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memory leak in Mat.put(int,int,byte[])? or wrong usage? (Java)


My application is reading in a lot of BufferedImage, eventually transforming them into OpenCv-Mat objects for processing. Ho to do this is described - e.g. - here: . (The application is using the BI _and_ the Mat, so the BI are needed.)

There seems to be a problem, though: it seems the application is eating up memory during conversion - native memory, not Java heap. I narrowed down this (suspected) memory leak to setting the Mat contents from a byte[]. Could anyone confirm this is a memory leak, or (preferably) explain to me, that I'm using Mat in an incorrect way here (and hint me to the right path)? I searched the big, wide WWW for a while now and couldn't find anything that seems to match.

Below you'll find a code snippet that showcases my findings. The variant 1 emulates there being different images getting converted to Mat; variant 2 simplifies the example, but also drastically changes it's behaviour. I chose sizes to get my system into using swap, so be sure to adjust the numbers before running the example. The uses of showMessageDialog could also be substituted by e.g. Thread.sleep(...).

Observation: the code, when run, allocates more memory than I'd expect. The first gc() will do nearly nothing. The calls to Mat.release() seem to free up quite a lot of memory (as expected), but a lot stays allocated. Letting go of the object reference to mats doesn't change anything.

Latest at this point I'd expect all memory (byte[] and Mat) to be freed, but it isn't - and the memory still allocated is not within the Java heap, so must be native memory. The memory not getting freed seems to be the memory allocated for the byte[], which can be shown by trying variant 2 instead of variant 1.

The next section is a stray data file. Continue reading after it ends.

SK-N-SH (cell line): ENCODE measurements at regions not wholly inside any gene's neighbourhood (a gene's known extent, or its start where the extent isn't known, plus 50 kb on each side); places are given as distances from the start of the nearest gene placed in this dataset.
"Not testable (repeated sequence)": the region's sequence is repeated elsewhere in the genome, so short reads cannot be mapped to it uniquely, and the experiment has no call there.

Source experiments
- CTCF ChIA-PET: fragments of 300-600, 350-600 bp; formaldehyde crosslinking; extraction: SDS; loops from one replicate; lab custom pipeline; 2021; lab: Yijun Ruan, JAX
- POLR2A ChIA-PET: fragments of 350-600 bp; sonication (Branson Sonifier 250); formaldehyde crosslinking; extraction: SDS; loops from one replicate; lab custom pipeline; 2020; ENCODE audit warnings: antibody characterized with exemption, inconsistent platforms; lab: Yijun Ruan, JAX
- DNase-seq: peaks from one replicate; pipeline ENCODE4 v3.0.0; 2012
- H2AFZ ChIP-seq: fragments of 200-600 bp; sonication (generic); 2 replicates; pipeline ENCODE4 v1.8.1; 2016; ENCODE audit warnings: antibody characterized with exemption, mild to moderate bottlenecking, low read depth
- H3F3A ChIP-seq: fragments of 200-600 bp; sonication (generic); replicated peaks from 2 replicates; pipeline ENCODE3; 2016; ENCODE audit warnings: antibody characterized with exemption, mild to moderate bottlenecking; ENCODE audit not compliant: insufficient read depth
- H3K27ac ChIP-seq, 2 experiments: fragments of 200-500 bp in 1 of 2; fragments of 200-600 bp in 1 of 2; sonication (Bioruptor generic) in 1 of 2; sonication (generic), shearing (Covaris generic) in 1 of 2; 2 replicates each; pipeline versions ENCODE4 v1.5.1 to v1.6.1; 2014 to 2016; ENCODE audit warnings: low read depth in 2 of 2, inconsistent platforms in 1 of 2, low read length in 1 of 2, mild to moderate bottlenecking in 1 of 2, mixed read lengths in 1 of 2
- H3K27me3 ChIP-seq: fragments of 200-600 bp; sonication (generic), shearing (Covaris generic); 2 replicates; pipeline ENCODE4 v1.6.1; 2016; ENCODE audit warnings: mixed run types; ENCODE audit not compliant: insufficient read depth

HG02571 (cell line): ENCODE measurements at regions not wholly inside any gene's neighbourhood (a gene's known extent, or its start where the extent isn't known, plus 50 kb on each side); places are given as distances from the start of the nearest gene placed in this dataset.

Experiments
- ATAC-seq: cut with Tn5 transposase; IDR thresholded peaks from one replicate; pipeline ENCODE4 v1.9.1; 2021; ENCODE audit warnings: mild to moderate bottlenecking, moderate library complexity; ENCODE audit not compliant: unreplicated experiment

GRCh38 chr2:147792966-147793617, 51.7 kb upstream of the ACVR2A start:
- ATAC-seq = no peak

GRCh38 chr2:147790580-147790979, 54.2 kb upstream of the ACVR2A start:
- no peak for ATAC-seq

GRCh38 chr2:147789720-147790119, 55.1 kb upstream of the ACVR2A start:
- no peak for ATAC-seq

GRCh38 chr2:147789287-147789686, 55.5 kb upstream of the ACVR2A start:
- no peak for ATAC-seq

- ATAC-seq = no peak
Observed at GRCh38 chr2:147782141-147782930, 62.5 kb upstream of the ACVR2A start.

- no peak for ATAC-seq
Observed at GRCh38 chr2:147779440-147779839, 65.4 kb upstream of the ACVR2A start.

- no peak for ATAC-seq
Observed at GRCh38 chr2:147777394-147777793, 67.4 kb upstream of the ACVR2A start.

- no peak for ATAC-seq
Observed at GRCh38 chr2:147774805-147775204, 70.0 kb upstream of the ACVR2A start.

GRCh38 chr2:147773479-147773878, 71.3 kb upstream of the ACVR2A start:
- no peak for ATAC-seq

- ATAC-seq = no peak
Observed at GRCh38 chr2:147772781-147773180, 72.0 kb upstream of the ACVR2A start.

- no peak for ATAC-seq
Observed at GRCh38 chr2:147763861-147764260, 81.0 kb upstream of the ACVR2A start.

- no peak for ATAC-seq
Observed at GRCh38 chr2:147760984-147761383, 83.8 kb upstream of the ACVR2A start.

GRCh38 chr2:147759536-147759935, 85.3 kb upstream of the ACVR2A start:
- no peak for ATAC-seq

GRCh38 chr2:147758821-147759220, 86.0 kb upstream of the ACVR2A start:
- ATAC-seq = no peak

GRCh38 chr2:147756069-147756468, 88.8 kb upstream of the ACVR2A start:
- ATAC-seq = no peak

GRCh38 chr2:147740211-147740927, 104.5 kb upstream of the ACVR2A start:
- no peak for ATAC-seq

I'm using OpenCV 3.2.0 here, more precise: the maven-distributed version of . 3.2.0 is not the latest version, but fairly recent. Anyhow: any hints that this problem was already addressed between 3.2.0 and the latest release would also be welcome.

Any ideas?

The code snippet [retyped here, so pls be merciful in case of typos]:

final int dim = 10000;  // vvv
final int count = 100;   // these should amount to ~ 10G mem usage, adjust as needed
// byte[] pixels = new byte[ dim * dim];  // Variant 2
Mat[] mats = new Mat[ count ];
for( int i=0; i<mats.length; i++ ) {
    mats[i] = new Mat( dim, dim, CvType.CV_8UC1 );
    byte[] pixels = new byte[ dim * dim];  // Variant 1
    mats[i].put( 0, 0, pixels );
JOptionPane.showMessageDialog( null, "click to continue", "Godot", JOptionPane.INFORMATON_MESSAGE );
JOptionPane.showMessageDialog( null, "click to continue", "Godot", JOptionPane.INFORMATON_MESSAGE );
Arrays.asList( mats ).parallelStream().forEach( m -> m.release() );
System.out.println("released mats and gc'd");
JOptionPane.showMessageDialog( null, "click to continue", "Godot", JOptionPane.INFORMATON_MESSAGE );
mats = null;
System.out.println("let go of reference and gc'd");
JOptionPane.showMessageDialog( null, "click to stop", "Godot", JOptionPane.INFORMATON_MESSAGE );

(NB: Yes, System.gc() is just a hint to the JVM, but the JVM seems to gc every time.)